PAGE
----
Book Review: Revolution in Paradise

This brilliant academic study includes an outstanding index and will be invaluable to students and researchers.

MAP OF occupied France during World War II (photo credit: Wikimedia Commons)
MAP OF occupied France during World War II
(photo credit: Wikimedia Commons)
Les Enfants du Paradis (Children of Paradise) is universally acclaimed as the brightest jewel of French cinema, a Citizen Kane with bells on. Set in the Théâtre des Funambules on the crime-ridden Boulevard du Temple of 1830s Paris, and drawing on the lives of legendary actors and street characters, Les Enfants is indeed a testament to its creators’ virtuosity, its stars’ luminosity and, given the circumstances, the cast and crew’s resilience.
Cineastes won’t hear a word against it. Nobody wants to acknowledge the treacherous undercurrent that courses through this landmark film.
Financed by an Italian production company with links to fascist dictator Benito Mussolini, Les Enfants was written in 1942 by Jacques Prévert, directed in 1943 in Nice and Paris by Marcel Carné, and released to much fanfare after the liberation. As Jews living in constant fear of the Gestapo, the set designer Alexandre Trauner and composer Joseph Kosma had to work through intermediaries.
French actress Arletty, who made her name in the central role of Garance, a not-so obscure object of desire, was well-known for her passionate collaboration with one Luftwaffe officer in particular. (“Sartre… is a member of a French Jewish network,” she wrote to him.)
The fanatical antisemite Robert Le Vigan, sentenced to 10 years’ hard labor in 1946, was going to star as the old-clothes man Jericho, but fled in fear of the Allies advance. His replacement, Pierre Renoir, had been enthusiastic in ridding Parisian theaters of their Jews.
Jean-Louis Barrault, who plays the mime-artist Baptiste, stayed loyal to Le Vigan, which “implies that he was probably not averse to Le Vigan’s outspoken ideologies.” It’s good to know who we’re dealing with.
Before reaching Carné’s masterpiece, Yehuda Moraly devotes half of Revolution in Paradise to several French propaganda films of the period. You can see on YouTube Forces occultes, which was distributed to cinema managers at no charge. Ostensibly an alarmist documentary about a masonic conspiracy to bring down France, it reveals the conspirators’ true identity by their names – Ginsburg, Isaac, Levy, Stein – and a prevalence of threatening Star of David images.
In Le Camion blanc, the conflation is with gypsies. Elsewhere it’s with capitalists or Bolsheviks or nihilists. Moraly points out that Marshal Pétain himself never referred to Jews explicitly.
Audiences at Les Enfants du Paradise would recognize Jericho by his peddling and meddling, by his stooped figure and wispy beard. “Remember they call me the tightwad, the niggard, the rat,” he warns, with a diabolical laugh.
MOST CHILLING of all is his ostracism. “I don’t like you. I can’t stand you… You know it very well,” sneers the saintly mime-artist Baptiste. “His voice makes me shudder and the sight of him makes me sick,” he tells a fellow actor. Baptiste kills Jericho in the original script’s climax. As the war turned in the Allies’ favor, the murder scene was cut and the old-clothes man became peripheral.
The director’s cut doesn’t quite sanitize such medieval demonization. Nor can Jericho be compared with a mere Fagin, that staple of English “antisemitism.” Whereas Dickens’s colorful, three-dimensional scoundrel is not even the villain in Oliver Twist, Prévert’s old-clothes man served only to reinforce the exclusion of Jews. He could have wandered in from one of those hateful propaganda movies.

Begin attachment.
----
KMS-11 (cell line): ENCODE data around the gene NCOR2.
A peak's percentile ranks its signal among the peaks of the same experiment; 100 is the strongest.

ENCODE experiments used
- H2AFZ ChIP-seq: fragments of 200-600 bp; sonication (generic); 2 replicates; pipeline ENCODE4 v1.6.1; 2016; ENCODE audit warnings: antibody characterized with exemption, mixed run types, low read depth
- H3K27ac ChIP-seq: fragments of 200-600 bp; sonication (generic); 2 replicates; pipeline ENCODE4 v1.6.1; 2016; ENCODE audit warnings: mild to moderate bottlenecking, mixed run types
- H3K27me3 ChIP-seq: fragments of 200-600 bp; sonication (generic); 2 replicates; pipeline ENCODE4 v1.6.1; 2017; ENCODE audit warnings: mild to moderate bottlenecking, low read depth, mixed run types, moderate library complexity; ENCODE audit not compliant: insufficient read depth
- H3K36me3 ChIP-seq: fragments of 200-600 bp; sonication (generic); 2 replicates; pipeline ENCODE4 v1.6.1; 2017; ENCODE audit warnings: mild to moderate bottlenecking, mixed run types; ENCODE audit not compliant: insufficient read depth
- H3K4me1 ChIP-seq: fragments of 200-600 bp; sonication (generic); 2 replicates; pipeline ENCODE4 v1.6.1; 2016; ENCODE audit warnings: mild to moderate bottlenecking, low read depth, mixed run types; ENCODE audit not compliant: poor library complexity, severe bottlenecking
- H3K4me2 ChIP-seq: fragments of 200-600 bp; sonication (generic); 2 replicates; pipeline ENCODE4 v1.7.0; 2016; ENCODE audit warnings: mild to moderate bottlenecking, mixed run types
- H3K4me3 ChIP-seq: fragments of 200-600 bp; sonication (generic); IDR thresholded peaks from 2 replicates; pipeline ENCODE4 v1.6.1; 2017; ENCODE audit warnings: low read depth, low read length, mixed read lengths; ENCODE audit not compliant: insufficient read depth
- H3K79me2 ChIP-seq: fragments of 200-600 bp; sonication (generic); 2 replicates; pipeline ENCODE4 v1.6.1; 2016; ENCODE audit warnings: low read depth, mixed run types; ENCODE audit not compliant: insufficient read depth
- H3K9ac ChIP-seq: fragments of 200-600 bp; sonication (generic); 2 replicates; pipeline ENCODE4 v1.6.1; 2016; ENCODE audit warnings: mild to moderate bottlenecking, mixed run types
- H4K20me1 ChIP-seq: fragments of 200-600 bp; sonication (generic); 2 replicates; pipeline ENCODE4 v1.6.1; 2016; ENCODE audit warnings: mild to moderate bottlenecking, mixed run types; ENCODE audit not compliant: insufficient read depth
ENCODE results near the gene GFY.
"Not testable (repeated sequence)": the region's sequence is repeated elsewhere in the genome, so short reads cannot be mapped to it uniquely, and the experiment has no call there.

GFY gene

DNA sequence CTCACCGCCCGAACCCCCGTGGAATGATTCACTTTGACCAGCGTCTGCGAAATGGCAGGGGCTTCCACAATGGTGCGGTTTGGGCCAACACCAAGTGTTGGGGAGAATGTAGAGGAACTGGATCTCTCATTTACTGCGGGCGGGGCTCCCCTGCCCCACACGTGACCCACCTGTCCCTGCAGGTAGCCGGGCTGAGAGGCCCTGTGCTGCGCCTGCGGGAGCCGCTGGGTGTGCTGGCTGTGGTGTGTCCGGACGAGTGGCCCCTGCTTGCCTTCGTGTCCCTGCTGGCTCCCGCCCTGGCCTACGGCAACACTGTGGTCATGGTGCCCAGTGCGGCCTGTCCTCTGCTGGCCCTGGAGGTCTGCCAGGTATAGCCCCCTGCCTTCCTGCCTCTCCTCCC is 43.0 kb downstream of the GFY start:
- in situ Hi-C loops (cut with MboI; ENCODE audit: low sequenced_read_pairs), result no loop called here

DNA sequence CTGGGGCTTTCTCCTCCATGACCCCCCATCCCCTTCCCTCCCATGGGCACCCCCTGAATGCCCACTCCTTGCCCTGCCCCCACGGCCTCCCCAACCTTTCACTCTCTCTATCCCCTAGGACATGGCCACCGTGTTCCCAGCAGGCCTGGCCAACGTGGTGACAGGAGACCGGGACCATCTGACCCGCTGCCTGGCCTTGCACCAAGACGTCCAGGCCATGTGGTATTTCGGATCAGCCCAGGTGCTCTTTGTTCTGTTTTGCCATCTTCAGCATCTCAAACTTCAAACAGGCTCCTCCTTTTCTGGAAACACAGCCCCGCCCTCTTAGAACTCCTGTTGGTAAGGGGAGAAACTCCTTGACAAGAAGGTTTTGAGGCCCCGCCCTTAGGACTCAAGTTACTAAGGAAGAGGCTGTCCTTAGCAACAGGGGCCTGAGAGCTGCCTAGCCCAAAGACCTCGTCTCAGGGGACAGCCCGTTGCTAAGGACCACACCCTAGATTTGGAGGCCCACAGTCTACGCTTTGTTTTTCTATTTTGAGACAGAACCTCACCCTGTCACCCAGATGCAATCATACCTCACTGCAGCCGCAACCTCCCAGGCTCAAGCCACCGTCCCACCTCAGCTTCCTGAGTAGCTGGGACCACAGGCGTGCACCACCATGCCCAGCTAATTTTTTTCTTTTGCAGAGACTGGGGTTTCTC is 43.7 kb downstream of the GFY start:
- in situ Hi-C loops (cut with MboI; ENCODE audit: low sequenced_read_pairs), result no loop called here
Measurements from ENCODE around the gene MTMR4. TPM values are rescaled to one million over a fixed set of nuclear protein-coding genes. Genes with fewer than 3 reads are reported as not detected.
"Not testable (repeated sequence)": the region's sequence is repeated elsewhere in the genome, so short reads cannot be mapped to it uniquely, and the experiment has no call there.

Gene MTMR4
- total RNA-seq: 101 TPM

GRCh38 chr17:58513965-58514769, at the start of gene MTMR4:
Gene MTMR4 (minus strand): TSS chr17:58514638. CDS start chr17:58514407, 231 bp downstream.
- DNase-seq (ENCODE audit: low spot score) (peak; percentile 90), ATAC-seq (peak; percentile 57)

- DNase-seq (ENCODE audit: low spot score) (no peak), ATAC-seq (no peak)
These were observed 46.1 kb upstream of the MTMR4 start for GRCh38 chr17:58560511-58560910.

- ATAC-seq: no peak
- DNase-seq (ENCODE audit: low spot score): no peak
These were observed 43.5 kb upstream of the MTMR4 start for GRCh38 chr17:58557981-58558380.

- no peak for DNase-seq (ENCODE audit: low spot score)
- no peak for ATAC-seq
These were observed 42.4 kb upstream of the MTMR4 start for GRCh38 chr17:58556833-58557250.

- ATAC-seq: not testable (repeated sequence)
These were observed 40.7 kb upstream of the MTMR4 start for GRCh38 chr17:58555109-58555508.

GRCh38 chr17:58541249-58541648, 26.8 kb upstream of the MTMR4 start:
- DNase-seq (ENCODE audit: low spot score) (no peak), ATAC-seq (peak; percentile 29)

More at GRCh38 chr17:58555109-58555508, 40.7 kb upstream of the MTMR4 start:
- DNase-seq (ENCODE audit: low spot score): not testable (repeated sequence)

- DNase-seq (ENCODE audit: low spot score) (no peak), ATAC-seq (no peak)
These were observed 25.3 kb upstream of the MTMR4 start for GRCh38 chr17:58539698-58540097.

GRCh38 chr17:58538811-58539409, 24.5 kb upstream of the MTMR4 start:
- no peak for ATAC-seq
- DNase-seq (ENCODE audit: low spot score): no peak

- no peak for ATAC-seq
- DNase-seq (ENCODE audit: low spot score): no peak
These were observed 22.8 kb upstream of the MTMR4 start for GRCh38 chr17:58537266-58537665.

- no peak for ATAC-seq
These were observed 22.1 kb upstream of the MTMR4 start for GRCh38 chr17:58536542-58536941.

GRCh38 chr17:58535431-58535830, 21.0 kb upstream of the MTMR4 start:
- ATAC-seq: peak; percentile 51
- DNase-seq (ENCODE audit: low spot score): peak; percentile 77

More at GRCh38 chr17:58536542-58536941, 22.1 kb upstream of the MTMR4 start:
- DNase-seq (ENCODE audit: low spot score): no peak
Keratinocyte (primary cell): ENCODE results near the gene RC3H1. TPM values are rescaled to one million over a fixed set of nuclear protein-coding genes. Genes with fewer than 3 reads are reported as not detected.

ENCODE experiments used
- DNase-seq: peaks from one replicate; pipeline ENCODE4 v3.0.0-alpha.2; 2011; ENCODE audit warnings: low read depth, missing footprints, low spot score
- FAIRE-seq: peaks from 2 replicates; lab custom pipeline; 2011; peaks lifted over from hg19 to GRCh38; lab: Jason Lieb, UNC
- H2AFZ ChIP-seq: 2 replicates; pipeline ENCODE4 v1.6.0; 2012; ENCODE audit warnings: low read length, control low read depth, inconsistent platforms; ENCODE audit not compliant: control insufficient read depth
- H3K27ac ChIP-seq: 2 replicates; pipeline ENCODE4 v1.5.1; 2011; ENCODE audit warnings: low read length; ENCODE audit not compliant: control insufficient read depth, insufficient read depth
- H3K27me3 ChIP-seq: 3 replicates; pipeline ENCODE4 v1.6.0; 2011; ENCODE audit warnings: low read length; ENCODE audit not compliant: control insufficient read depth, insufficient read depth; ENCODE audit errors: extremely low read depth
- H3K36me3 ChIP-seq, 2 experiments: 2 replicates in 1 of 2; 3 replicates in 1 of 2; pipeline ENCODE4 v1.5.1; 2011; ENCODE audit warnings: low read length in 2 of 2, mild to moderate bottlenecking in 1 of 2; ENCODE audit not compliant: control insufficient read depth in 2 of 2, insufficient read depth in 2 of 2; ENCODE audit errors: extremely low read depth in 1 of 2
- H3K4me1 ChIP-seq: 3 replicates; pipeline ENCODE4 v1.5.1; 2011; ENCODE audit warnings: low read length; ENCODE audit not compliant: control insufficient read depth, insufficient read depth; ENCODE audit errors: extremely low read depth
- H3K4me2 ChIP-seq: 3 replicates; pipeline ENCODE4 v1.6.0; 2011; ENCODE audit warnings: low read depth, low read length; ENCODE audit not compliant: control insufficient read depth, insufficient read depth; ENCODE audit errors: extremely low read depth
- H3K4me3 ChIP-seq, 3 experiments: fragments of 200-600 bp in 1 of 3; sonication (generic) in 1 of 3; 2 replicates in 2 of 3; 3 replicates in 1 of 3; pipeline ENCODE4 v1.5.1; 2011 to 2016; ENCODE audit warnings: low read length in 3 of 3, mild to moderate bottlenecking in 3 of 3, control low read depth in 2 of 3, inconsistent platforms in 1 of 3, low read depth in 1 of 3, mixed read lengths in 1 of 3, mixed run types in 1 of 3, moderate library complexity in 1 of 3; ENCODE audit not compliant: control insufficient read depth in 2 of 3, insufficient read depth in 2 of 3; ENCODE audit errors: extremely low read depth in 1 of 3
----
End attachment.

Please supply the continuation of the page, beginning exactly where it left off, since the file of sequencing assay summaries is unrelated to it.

Carné told an audience at Jerusalem’s Cinematheque that the idea of Jericho as a Jew “never crossed his mind.” And Moraly does concede that “authors such as Cocteau, Prévert and Carné… maybe unconsciously created themes that aligned with the values of those who funded the films.”
Even so, it is hard to imagine Powell and Pressburger across the English Channel succumbing to such a pernicious zeitgeist. “The French writers’ hatred often surpassed that of their German counterparts,” writes Moraly. Céline in particular was adored by the bien pensants. That would be the Céline who “reproached the Germans for what he considered their overly gentle treatment of the Jews.”
Moraly sees Les Enfants as an inversion of the Garden of Eden myth. Garance has a predilection for nakedness, pleasure and sin. Baptiste is too chaste to be seduced, and there in the background, disapproving of our heroes, Jericho blows his trumpet. As a symbol of freedom from puritanical morality, Garance speaks for the poet Prévert, to whom love was a sacrament, and for Carné, who was a homosexual.
This brilliant academic study includes an outstanding index and will be invaluable to students and researchers. The general reader might be disappointed by the absence of movie stills or illustrations of any kind. All concerned in today’s culture clashes should note its far-reaching conclusion.
Les Enfants du Paradis expresses a humanist narcissism born of French history’s defining moment, argues the Hebrew University of Jerusalem’s Prof. Moraly. The revolution of the title refers to the ongoing fallout from 1789, after which “the people” or “France” or “art” took the place of God.
“The cult of man puts human values – passionate love, beauty, creativity – above all others, transforming men into earthly gods and consecrating the People.”
As in the French and Russian revolutions, so in Nazi-occupied France, “the most sacred value was the “People,” who were regarded virtually as gods and whose purity had to be protected.”
High in the gods at the Funambules, the people both watch and participate in the spectacle. Not so much Citizen Kane as Birth of a Nation.
By Yehuda Moraly
Sussex Academic Press
276 pages; $60